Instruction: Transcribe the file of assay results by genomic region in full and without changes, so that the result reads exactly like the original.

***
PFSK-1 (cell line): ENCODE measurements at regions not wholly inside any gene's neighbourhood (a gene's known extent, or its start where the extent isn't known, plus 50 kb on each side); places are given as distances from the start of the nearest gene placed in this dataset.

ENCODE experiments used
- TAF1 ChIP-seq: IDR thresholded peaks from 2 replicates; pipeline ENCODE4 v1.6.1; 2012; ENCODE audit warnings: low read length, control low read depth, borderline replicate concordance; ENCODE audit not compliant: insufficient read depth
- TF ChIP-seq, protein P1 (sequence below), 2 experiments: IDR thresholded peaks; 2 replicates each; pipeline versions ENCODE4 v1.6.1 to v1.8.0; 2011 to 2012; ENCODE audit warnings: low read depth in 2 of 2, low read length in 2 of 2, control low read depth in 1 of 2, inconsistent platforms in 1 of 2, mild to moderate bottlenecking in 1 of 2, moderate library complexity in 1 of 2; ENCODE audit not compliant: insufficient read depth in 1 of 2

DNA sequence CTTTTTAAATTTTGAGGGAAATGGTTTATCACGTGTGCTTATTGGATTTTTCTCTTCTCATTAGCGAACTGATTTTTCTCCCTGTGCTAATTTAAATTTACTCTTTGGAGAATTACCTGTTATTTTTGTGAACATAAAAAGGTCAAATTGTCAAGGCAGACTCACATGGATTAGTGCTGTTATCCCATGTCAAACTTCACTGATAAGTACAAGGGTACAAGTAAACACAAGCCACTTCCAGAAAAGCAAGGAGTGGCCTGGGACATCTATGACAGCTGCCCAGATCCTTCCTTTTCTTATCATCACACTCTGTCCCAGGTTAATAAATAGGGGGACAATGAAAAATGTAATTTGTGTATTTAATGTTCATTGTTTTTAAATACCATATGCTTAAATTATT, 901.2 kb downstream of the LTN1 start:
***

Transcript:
PFSK-1 (cell line): ENCODE measurements at regions not wholly inside any gene's neighbourhood (a gene's known extent, or its start where the extent isn't known, plus 50 kb on each side); places are given as distances from the start of the nearest gene placed in this dataset.

ENCODE experiments used
- TAF1 ChIP-seq: IDR thresholded peaks from 2 replicates; pipeline ENCODE4 v1.6.1; 2012; ENCODE audit warnings: low read length, control low read depth, borderline replicate concordance; ENCODE audit not compliant: insufficient read depth
- TF ChIP-seq, protein P1 (sequence below), 2 experiments: IDR thresholded peaks; 2 replicates each; pipeline versions ENCODE4 v1.6.1 to v1.8.0; 2011 to 2012; ENCODE audit warnings: low read depth in 2 of 2, low read length in 2 of 2, control low read depth in 1 of 2, inconsistent platforms in 1 of 2, mild to moderate bottlenecking in 1 of 2, moderate library complexity in 1 of 2; ENCODE audit not compliant: insufficient read depth in 1 of 2

DNA sequence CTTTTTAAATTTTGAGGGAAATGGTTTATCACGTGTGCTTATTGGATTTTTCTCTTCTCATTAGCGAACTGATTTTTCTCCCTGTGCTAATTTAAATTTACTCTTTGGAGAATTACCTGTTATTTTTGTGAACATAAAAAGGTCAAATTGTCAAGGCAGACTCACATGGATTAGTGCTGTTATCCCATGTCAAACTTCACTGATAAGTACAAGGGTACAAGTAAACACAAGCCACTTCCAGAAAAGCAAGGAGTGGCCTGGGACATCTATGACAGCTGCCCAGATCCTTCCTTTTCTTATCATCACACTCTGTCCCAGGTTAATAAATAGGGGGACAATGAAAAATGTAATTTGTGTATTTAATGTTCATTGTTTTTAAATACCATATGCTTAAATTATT, 901.2 kb downstream of the LTN1 start: